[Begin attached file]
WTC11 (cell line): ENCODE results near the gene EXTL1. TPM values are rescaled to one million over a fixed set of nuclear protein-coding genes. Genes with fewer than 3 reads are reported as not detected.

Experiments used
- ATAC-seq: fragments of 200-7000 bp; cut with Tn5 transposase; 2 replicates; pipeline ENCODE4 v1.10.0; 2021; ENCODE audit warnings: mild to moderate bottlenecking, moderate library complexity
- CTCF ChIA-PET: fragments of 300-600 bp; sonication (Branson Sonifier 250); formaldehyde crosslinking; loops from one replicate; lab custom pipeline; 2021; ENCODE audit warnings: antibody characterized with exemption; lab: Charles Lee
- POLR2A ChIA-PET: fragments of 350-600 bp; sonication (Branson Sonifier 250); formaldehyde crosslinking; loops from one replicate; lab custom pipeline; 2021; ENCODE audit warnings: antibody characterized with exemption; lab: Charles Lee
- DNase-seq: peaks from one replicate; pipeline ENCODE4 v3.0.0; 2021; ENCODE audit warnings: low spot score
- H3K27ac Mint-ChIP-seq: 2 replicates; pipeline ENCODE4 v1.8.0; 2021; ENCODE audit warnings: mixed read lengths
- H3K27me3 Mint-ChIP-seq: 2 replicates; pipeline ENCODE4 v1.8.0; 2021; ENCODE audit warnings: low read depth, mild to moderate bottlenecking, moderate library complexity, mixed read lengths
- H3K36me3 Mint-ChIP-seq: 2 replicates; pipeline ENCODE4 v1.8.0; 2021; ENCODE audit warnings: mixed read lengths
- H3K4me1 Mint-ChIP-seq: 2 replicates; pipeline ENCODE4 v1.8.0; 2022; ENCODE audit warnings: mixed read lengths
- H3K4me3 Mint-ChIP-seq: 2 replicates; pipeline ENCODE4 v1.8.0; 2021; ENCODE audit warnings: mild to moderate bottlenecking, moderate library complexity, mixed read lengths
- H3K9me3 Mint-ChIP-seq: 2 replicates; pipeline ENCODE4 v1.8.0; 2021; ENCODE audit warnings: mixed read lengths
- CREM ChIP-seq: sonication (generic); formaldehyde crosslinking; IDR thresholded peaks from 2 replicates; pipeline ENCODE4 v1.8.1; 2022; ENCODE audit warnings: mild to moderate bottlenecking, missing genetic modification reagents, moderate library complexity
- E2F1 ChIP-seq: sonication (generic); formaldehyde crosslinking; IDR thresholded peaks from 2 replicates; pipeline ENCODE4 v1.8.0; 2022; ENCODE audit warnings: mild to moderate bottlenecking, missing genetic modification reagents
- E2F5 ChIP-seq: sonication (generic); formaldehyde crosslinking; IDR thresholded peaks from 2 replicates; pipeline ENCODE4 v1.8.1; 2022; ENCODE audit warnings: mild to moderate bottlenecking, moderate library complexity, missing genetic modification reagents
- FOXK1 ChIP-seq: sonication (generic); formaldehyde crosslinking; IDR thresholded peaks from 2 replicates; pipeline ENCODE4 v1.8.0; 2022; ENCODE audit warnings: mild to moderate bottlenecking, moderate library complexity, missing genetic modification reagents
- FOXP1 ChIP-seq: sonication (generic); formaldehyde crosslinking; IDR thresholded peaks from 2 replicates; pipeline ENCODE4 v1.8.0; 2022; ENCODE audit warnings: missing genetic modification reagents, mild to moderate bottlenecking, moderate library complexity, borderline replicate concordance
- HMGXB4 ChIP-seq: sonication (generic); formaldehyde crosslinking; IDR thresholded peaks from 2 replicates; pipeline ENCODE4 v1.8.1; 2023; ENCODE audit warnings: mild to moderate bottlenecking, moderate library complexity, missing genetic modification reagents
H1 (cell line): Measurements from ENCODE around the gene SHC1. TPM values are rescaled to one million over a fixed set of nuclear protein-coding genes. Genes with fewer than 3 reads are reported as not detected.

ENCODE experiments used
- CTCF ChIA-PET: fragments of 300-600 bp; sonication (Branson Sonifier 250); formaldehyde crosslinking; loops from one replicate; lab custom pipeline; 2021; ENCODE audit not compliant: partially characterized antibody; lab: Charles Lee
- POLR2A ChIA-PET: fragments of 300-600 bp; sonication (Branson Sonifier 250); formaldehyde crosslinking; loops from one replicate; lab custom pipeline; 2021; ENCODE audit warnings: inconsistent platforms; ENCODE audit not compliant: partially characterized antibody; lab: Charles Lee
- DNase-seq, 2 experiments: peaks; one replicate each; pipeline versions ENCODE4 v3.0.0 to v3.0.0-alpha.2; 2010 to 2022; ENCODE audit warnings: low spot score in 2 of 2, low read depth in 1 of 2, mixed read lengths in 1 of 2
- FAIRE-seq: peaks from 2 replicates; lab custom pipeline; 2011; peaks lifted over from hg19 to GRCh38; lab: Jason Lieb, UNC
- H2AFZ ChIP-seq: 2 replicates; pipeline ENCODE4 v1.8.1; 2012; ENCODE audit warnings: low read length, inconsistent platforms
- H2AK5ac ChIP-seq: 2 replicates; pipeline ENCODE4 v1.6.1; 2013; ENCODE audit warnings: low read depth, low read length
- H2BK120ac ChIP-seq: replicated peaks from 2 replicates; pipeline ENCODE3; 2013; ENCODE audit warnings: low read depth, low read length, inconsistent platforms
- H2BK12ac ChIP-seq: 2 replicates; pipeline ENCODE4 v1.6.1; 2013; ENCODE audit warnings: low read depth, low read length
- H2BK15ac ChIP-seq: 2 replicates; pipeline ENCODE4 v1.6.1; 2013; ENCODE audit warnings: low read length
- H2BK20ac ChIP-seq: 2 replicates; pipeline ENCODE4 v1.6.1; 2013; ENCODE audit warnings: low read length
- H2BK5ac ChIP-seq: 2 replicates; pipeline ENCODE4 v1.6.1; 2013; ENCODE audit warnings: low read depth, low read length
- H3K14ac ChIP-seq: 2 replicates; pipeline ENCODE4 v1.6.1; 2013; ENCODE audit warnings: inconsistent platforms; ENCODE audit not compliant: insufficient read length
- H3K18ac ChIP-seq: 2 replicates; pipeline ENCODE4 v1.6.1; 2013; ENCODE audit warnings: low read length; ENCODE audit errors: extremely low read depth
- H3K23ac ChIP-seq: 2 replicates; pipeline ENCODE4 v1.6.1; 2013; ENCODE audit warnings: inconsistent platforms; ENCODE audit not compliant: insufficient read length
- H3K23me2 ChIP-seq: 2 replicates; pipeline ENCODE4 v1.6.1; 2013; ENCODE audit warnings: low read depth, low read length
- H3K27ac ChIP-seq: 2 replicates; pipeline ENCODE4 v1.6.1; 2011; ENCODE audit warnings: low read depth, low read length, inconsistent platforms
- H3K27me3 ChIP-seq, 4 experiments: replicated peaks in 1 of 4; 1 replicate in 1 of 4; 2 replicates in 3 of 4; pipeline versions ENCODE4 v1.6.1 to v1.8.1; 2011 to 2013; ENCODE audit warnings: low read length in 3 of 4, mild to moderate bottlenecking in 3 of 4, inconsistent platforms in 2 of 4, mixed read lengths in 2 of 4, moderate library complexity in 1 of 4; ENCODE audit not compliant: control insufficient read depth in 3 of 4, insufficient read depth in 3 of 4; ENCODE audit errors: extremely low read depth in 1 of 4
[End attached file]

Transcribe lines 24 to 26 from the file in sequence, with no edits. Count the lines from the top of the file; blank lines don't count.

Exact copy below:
- FAIRE-seq: peaks from 2 replicates; lab custom pipeline; 2011; peaks lifted over from hg19 to GRCh38; lab: Jason Lieb, UNC
- H2AFZ ChIP-seq: 2 replicates; pipeline ENCODE4 v1.8.1; 2012; ENCODE audit warnings: low read length, inconsistent platforms
- H2AK5ac ChIP-seq: 2 replicates; pipeline ENCODE4 v1.6.1; 2013; ENCODE audit warnings: low read depth, low read length